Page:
THE MATERIALS for the history of the Confederation are enormous in extent. There are hundreds of volumes of printed records, laws, and letters, vast quantities of newspapers, and untold thousands of manuscripts. These are scattered in libraries throughout the United States. The best of the historical writing is to be found in such magazines as the Pennsylvania Magazine of History and Biography, The New England Quarterly, The American Historical Review, and in many of the old historical magazines published in the nineteenth century. The publications of such organizations as the Colonial Society of Massachusetts, the Massachusetts Historical Society, and the New York Historical Society contain a wealth of printed sources and monographs all too little used by scholars. All such publications, as well as books and monographs, have been given full bibliographical citations in footnotes.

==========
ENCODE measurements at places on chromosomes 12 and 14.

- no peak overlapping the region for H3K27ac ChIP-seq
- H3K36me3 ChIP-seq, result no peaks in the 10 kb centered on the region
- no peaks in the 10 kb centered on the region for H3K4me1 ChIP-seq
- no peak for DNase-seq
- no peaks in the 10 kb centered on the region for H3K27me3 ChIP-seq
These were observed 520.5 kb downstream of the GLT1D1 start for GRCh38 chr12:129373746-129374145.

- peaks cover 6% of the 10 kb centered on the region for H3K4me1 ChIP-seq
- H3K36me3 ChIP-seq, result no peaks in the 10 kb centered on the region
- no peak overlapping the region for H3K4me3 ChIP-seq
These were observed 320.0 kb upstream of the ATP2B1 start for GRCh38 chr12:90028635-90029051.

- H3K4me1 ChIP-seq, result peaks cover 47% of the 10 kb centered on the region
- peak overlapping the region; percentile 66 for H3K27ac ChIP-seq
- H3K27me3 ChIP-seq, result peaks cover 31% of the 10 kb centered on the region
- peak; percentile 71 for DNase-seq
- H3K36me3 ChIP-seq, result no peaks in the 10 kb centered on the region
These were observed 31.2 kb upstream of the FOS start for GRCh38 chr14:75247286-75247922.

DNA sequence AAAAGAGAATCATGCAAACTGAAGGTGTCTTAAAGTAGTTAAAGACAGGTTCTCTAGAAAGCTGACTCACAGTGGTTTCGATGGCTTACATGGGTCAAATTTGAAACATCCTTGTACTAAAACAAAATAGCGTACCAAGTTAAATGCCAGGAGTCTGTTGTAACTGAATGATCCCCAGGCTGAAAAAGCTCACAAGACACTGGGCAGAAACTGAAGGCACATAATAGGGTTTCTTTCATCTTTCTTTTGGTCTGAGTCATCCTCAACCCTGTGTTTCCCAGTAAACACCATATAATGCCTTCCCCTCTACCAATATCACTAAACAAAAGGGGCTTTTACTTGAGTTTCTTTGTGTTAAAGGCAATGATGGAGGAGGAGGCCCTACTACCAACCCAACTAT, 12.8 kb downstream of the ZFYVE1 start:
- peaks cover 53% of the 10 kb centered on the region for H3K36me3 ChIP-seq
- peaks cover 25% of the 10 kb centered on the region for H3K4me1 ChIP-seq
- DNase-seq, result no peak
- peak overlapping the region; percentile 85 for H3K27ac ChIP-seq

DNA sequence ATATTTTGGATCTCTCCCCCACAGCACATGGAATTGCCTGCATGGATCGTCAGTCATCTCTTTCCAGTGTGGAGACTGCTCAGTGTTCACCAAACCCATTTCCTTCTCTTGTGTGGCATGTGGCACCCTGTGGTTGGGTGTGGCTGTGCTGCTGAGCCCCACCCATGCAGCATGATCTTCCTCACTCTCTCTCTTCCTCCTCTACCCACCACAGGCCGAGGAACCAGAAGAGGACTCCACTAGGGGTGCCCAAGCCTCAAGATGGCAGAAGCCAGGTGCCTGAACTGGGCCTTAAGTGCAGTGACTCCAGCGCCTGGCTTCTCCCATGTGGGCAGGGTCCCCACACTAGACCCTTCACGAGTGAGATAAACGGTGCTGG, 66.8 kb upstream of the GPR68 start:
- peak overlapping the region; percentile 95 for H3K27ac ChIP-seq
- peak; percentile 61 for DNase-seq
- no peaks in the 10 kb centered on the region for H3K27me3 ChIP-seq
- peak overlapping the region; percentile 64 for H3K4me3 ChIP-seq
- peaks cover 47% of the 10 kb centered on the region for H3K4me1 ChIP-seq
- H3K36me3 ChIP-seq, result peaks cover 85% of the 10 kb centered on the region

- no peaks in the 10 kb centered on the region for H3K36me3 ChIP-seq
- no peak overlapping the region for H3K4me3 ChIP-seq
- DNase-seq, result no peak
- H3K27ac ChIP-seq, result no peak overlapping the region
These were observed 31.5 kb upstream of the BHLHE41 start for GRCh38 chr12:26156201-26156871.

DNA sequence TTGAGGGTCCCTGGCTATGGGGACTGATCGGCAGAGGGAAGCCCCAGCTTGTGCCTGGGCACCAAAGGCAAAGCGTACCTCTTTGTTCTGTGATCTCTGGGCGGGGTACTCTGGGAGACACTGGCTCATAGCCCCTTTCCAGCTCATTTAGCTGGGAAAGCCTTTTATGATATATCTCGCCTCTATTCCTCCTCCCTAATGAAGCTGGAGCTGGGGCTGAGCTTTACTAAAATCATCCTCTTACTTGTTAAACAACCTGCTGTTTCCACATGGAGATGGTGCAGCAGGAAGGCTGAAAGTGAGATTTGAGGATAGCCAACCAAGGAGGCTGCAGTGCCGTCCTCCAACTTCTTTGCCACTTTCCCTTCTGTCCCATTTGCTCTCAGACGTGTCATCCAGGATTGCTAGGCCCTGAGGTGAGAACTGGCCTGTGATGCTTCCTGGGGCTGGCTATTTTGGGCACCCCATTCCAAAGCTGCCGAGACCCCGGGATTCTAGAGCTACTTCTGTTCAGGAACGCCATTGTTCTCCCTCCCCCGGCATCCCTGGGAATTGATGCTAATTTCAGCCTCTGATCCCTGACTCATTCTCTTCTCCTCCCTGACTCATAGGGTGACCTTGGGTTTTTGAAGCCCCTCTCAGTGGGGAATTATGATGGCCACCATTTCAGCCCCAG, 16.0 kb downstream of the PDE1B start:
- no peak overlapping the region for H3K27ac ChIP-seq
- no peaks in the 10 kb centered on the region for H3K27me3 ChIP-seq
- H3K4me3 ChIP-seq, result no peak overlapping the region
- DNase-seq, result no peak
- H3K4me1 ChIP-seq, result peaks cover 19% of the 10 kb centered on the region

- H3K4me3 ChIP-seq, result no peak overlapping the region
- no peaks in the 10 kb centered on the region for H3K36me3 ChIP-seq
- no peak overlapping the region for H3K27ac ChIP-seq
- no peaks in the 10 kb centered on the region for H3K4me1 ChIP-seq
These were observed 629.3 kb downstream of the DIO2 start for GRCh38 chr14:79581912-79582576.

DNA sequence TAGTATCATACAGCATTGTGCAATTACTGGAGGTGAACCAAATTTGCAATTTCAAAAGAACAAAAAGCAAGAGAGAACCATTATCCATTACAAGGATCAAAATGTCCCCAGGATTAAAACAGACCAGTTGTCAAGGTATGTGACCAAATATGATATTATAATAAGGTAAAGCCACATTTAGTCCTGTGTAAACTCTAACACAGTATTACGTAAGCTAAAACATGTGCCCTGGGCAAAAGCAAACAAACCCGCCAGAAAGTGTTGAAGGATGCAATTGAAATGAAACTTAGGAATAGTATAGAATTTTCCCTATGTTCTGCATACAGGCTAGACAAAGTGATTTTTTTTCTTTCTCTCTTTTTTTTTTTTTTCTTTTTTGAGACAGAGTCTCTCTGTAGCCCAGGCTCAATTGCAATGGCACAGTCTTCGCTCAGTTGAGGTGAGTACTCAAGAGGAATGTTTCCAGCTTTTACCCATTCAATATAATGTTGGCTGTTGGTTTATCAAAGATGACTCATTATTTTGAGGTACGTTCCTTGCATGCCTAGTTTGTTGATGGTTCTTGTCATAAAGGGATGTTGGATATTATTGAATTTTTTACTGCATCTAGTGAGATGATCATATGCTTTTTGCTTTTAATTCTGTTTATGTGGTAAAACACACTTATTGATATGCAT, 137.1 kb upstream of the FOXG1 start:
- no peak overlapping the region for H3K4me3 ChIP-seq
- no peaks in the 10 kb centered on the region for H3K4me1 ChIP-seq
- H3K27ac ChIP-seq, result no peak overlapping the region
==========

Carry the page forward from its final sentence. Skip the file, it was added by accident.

Perhaps the most fascinating of all the sources are the newspapers and magazines of the 1780's. The years immediately after the war saw a rapid increase in the number of newspapers and magazines, and the beginnings of the daily newspaper in the United States. There were perhaps a hundred newspapers in the United States by 1790. Several impressions are made as soon as one opens their yellowed pages, often printed with lovely type, and always on rag paper, so that even today they are more sturdy than yesterday's newspaper, and usually more beautiful typographically. The first impression that one gets is that Americans were very much a part of an "Atlantic Community." Virtually every newspaper gave more space to the seaports ringing the Atlantic from Newfoundland through the West Indies, to Africa,